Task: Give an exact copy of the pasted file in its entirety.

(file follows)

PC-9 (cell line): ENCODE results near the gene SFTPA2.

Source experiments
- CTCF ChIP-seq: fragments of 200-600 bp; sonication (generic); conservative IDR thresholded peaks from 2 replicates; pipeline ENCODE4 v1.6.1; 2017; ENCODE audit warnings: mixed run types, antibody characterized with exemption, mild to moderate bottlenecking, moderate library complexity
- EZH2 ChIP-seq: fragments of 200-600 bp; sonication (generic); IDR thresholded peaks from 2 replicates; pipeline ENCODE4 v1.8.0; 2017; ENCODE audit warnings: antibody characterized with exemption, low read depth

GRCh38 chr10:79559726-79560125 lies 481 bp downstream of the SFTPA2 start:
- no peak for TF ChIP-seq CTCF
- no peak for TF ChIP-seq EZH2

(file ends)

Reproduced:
PC-9 (cell line): ENCODE results near the gene SFTPA2.

Source experiments
- CTCF ChIP-seq: fragments of 200-600 bp; sonication (generic); conservative IDR thresholded peaks from 2 replicates; pipeline ENCODE4 v1.6.1; 2017; ENCODE audit warnings: mixed run types, antibody characterized with exemption, mild to moderate bottlenecking, moderate library complexity
- EZH2 ChIP-seq: fragments of 200-600 bp; sonication (generic); IDR thresholded peaks from 2 replicates; pipeline ENCODE4 v1.8.0; 2017; ENCODE audit warnings: antibody characterized with exemption, low read depth

GRCh38 chr10:79559726-79560125 lies 481 bp downstream of the SFTPA2 start:
- no peak for TF ChIP-seq CTCF
- no peak for TF ChIP-seq EZH2